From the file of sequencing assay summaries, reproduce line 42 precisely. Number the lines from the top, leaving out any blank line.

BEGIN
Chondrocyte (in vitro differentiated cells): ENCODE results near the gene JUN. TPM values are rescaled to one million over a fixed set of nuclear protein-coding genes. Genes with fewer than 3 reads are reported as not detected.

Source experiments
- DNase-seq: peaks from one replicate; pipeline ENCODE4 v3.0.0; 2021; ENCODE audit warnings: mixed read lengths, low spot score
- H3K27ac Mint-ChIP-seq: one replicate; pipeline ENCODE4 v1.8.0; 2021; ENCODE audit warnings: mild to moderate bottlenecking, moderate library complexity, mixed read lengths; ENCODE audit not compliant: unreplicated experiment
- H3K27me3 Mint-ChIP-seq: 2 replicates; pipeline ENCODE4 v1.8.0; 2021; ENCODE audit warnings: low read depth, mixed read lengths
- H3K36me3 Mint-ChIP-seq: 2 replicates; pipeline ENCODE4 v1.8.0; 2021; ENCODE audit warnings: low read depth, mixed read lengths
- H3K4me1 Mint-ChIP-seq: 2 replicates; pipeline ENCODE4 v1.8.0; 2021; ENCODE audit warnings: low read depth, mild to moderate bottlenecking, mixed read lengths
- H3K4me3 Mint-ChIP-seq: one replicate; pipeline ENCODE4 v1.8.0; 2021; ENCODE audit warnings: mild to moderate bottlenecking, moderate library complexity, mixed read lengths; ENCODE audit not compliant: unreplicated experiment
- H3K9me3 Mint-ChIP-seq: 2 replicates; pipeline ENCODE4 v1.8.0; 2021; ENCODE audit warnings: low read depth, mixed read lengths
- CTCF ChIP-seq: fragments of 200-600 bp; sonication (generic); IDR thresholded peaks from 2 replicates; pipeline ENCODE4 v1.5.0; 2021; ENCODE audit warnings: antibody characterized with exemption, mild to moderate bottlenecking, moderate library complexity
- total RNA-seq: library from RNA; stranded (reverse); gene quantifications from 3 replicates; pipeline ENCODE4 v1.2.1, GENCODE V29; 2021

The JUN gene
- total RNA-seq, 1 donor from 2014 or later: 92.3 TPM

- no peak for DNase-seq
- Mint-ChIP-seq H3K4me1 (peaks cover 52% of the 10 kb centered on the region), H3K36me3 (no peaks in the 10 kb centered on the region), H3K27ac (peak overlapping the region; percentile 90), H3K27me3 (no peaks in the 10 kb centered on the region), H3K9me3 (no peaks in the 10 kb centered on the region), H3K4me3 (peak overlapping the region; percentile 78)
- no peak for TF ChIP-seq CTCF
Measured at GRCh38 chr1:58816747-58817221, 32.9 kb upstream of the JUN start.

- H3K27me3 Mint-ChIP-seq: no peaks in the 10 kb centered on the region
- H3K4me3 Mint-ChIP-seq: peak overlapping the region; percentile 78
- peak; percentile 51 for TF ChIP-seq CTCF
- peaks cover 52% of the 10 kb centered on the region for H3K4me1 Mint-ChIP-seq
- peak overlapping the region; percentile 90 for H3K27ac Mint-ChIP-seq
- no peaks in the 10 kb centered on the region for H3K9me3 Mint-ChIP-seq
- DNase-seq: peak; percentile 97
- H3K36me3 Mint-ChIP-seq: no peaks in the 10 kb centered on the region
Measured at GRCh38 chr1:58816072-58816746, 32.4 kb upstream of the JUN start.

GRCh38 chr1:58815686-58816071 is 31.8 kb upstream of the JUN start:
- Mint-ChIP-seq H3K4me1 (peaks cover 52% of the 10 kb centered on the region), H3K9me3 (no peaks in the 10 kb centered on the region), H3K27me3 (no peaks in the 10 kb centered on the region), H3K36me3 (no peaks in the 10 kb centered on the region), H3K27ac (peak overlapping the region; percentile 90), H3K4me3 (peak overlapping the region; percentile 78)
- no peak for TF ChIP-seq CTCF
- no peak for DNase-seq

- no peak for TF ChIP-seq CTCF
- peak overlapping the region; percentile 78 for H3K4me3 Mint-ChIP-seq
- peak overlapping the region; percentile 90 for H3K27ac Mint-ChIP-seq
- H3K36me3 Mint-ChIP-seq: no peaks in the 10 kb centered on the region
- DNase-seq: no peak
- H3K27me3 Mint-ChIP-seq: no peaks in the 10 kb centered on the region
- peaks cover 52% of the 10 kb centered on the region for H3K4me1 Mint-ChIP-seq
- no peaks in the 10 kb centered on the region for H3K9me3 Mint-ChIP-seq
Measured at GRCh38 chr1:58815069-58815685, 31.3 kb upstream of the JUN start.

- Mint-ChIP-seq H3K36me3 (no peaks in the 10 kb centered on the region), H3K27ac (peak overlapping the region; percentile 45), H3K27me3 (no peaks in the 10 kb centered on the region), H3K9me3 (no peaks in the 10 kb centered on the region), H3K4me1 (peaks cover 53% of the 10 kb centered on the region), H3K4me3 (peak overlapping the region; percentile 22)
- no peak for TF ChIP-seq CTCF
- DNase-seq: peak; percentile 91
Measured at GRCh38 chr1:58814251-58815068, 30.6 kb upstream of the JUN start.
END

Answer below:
- DNase-seq: peak; percentile 91